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Boko Haram: Army To Begin Rotation Of Troops In North East


The Nigerian Army has begun the process of rotating soldiers deployed to the North east to fight the Boko Haram insurgency, the can exclusively report.

According to a signal seen by our reporter on Wednesday, soldiers and officers who have spent more than two years in the region fighting insurgents are expected to be replaced very soon.

The signal, signed by O. O. Cole, a Major, and transmitted on January 19, 2016 from 7 Division in Maiduguri, Borno State capital, to the 5 Brigade in Monguno is to have been sent to all units in its operational area and a reply expected in both hard and soft copies not later than Friday, January 22, 2016.

Rotation of troops in the Army, particularly in war situations, is a routine exercise aimed not only at injecting new boots into the battle but also easing the burden of fighting on soldiers so that they are not engaged in combat for too long. It was learnt that two years is the standard deployment period for soldiers involved in war.

Feelers from some military formations across the country indicate that some have started pooling soldiers together preparatory to their deployment to the North east.

For example, there was an emergency assembling of soldiers at the 244 Recce Battalion barracks in, Saki, Oyo State, on Tuesday, January 20, 2016 after an emergency bugle was sounded.

According to an army source, who cannot be named because he is not officially authorised to speak with journalists, the Commanding Officer of the 224 Recce Battalion received a call on Tuesday from 2 Brigade in Sobi Cantonment, Ilorin, the Kwara State capital, asking him to produce 100 soldiers and two officers latest by Friday.

According to our findings, some soldiers have been in the North east for three years, which is considered long in the army.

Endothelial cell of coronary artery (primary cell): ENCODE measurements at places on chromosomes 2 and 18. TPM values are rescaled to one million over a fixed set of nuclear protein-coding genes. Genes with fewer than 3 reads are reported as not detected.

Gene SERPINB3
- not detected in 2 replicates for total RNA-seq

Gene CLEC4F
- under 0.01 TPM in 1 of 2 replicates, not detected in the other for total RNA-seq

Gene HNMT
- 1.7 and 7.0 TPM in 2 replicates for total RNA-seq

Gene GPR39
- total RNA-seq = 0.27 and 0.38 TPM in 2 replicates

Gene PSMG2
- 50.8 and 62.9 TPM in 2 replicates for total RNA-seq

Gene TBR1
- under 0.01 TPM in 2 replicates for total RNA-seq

Explaining the implications of troops overstaying in a war zone, an officer said such troops can easily be compromised to divulge more than they should because they have over familiarised themselves with the locals.

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    “A soldier, who has stayed long in a place may get married to a local and when that happens, don’t you think he will have sympathy for her people and may even tell them what he should not,” the officer said, adding that the long absence also has grave consequence on soldiers’ marriages and family life.

    “So many women have left their husbands because they have been away for too long. There is a senior soldier right now, who has married a local in Maiduguri and abandoned his family back home,” said the officer.

    The Director, Army Public Relations, Sani Kukasheka, Usman, declined commenting on the development. When our reporter reached him on his mobile phone, curiously, he directed him to speak with Air Commodore D.J. Alonge, the spokesperson of the Nigerian Airforce, or Brigadier General Rabe Abubaka, the Director, Defence Information




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